The comfort of wool clothing, particularly when worn close to the skin is a crucial factor when we consider buying garments. A poor experience with “scratchy” wool can put us off for life! But exactly WHAT makes some wool feel this way and how can we find wool that definitely doesn’t have the itch factor?
Itch or ‘prickle’, occurs when the ends of some wool fibres push against the wearer’s skin, resulting in nerve endings in the skin being stimulated. This can cause skin irritation and scratching which leads to the release of histamines in your skin, inflammation and yet more itch, scratch etc!
Many people who experience this think they have an allergy to wool but it is extremely rare for anyone to suffer a true allergic reaction to wool. This should be verified by a doctor. Most people are feeling a normal physical reaction to specific coarse fibres poking their skin.
Whether fibres in garments push against the skin depends on many things including:
1.The thickness or diameter of the wool fibres in the garment. In general, 30 microns is the cut off point. Below that individual fibres are not detectable by human skin. Average British wool ranges between 32 and 37 microns. Lambs wools will be finer but not necessarily fine enough since the proportion of 30+ fibres might still be quite high. Most British wool goes for carpets and that which does go into clothing, unless sourced from specific finer woolled breeds, is best suited to outerwear or heavier jumpers etc which don’t touch your skin.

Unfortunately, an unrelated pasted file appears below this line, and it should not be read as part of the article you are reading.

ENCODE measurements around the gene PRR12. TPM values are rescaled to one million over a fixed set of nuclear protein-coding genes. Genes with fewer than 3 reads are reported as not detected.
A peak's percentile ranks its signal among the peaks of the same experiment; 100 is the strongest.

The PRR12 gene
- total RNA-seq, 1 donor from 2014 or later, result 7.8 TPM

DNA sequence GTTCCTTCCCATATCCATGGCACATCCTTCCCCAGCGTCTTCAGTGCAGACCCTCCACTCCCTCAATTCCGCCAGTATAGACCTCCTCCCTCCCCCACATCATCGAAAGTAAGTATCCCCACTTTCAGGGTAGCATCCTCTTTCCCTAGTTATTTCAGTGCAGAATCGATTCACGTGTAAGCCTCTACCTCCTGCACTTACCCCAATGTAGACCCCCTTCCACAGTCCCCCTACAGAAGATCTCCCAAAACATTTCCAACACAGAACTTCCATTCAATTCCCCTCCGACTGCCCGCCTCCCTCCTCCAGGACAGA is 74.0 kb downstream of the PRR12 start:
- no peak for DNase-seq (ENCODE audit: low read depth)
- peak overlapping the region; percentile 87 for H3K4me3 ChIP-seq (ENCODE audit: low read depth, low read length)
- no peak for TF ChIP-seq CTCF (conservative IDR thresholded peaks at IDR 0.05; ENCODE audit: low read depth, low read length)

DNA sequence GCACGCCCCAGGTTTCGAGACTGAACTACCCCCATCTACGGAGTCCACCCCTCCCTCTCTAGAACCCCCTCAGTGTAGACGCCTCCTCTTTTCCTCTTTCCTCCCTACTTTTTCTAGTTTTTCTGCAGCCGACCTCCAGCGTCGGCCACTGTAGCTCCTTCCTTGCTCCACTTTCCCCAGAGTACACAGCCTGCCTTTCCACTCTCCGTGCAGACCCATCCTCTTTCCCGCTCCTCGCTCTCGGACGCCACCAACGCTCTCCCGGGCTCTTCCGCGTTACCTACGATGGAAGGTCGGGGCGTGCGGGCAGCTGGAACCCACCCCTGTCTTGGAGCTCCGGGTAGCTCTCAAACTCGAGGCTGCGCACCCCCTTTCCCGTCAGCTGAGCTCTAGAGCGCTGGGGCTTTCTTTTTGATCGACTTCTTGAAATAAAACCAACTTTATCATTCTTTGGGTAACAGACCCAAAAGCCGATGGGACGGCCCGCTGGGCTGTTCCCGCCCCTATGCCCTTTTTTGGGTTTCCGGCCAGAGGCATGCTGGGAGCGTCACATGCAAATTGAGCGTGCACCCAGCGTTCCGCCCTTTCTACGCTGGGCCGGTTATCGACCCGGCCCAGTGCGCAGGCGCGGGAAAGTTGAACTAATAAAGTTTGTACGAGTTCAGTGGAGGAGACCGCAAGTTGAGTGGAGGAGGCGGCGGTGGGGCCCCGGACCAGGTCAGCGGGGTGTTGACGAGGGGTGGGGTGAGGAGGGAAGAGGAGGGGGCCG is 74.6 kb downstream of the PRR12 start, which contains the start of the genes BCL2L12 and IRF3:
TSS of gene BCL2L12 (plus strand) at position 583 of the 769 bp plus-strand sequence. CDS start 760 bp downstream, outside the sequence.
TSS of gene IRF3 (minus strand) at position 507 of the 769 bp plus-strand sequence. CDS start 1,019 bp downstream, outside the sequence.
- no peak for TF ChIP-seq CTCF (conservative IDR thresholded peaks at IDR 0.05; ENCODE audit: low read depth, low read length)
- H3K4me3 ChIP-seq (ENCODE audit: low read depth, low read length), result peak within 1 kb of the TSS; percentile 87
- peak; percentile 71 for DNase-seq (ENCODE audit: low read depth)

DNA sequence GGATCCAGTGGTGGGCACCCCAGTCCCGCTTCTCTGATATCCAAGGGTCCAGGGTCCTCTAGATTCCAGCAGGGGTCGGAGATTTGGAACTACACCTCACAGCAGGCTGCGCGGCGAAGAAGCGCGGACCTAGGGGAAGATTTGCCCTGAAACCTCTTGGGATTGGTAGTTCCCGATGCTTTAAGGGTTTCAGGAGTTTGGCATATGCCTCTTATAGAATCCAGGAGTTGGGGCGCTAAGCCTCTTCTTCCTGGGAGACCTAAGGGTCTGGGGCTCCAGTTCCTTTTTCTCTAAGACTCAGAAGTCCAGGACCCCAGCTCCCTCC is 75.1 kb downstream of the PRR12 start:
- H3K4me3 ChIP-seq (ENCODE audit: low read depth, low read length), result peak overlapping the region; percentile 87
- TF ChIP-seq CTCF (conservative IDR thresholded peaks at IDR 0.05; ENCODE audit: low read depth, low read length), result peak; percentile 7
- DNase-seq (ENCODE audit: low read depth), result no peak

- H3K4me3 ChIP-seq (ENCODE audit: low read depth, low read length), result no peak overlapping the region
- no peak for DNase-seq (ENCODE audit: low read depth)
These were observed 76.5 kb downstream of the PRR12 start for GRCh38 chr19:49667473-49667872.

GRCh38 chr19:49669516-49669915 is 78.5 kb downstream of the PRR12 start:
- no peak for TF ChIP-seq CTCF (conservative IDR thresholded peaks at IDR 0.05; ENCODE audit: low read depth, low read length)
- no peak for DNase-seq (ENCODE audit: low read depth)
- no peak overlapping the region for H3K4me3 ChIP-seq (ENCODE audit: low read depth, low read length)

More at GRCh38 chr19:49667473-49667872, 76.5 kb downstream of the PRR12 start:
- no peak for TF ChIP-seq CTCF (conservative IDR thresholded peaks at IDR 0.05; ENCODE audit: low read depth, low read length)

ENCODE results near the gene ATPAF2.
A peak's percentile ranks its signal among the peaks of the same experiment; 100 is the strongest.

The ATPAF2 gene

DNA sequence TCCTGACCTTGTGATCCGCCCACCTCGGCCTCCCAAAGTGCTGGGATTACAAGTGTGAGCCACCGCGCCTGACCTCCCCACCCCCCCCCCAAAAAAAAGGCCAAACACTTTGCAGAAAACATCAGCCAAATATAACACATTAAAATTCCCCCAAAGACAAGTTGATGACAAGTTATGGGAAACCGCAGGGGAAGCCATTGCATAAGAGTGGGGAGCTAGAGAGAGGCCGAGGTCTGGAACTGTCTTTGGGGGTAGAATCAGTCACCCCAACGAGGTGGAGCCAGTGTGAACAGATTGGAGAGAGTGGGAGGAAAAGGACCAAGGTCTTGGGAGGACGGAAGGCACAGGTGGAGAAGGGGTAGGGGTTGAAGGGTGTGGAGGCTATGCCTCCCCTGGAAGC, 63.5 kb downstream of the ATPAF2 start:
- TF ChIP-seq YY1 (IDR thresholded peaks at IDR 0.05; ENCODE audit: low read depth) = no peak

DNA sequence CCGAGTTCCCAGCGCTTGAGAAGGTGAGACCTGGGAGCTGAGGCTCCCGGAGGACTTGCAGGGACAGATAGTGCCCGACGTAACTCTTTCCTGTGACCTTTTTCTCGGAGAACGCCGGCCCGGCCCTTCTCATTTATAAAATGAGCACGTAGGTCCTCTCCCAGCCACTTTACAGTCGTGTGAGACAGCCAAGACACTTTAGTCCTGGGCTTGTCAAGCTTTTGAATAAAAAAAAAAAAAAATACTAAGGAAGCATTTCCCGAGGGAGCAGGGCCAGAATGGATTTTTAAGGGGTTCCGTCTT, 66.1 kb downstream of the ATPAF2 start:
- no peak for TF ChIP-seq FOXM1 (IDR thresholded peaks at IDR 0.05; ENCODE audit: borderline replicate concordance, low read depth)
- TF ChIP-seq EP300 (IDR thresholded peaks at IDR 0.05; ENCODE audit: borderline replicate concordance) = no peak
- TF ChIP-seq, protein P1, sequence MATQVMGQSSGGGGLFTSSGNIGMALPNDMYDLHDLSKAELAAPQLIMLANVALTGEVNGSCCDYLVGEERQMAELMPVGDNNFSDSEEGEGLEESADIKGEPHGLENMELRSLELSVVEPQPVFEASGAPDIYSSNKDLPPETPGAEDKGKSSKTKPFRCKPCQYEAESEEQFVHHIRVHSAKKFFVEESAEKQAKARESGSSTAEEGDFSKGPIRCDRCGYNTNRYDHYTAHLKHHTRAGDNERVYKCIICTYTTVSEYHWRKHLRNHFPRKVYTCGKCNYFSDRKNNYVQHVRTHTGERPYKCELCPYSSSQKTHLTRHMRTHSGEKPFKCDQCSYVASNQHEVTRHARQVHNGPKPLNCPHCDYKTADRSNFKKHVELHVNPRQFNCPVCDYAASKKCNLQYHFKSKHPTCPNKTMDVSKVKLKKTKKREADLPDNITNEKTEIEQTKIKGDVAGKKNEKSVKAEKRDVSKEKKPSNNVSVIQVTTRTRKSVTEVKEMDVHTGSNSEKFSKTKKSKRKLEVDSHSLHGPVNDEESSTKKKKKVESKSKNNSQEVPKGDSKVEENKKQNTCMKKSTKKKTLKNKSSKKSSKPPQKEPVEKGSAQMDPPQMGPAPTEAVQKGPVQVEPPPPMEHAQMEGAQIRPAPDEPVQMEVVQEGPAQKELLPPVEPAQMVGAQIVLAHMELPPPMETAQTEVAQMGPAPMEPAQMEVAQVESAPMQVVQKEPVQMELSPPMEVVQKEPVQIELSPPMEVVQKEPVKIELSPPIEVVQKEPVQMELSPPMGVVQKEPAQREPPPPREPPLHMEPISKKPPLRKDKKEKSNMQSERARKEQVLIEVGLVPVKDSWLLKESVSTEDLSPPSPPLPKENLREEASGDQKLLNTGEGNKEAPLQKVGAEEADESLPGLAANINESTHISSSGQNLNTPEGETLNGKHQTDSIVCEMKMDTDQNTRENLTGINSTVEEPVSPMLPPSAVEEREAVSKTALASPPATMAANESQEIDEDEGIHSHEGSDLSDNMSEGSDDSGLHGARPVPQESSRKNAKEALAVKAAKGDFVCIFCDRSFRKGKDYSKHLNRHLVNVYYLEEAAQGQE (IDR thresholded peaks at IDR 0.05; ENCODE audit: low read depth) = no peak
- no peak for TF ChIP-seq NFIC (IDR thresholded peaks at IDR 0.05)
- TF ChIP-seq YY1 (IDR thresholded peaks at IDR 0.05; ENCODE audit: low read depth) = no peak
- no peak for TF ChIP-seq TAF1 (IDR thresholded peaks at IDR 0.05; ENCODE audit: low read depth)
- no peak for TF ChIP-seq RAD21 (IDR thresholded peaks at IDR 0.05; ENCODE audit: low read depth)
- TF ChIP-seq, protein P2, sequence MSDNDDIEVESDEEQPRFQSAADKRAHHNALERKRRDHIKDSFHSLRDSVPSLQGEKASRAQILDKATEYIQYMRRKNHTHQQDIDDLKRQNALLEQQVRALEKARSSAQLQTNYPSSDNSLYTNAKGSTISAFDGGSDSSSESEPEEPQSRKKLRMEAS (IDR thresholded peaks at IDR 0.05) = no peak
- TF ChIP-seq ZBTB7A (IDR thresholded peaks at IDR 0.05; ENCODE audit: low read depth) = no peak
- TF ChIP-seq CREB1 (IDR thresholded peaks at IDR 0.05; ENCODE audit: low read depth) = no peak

2.The yarn/fabric construction and finish. Woollen spun or Worsted spun yarn for example where worsted will produce a flatter, smoother yarn and ensure that any coarser fibres are lying flat and not sticking out to dig into the skin.
So how do we choose a non-itchy jumper?
Finer, thinner wool fibres bend more easily than thicker fibres. Instead of pushing against the skin, they simply bend and buckle when the fibre comes in contact with skin. So finer is definitely better if you want to avoid the itch.
The more fibres sticking out, the more likely the fabric will cause discomfort. The length of protruding fibres also affects comfort. Longer fibres have more opportunity to bend when pressed against skin, whereas shorter fibres are more likely to push into the skin causing an itchy sensation.
So, to avoid the itch when wearing wool that comes into contact with skin, go for garments containing guaranteed fine wool of less than 30 microns and with a minimum fibre length of…? What? How are you as a shopper meant to find all this out when it’s not shown on a label? Will a shop assistant know? Not likely!! The best and safest way is, as usual, to buy the very best quality you can afford. Obviously buy Merino for guaranteed fineness, but remember that NOT ALL wool sold as Merino is particularly fine and nor is it well spun and knitted so you can still get prickle and itch even with the name Merino on a label. A good Merino (or Bowmont!) will have a Prickle Factor (actually called Comfort Factor) of 95-99% meaning that 99% of fibres are less than 30 microns. Cashmere of course is 100% by contrast. My finest Bowmont is 99.8%. A cracking good sheep!!
Quality Quality Quality is key. Buy a really good, expensive well known knitwear brand (pref British!) and rely on them to know the technicalities. They will have sourced the fine wool with the right fibre length to have spun and knitted into their garments and should certainly be pleased and able to answer any questions you ask if you get in touch with their customer service depts.
Pringle, Johnstones of Elgin, Smedleys etc are obvious choices. Yes of course these are very expensive but we really should, as Vivienne Westwood said at London Fashion Week this week, “Buy Less, Choose Well, Make It Last”.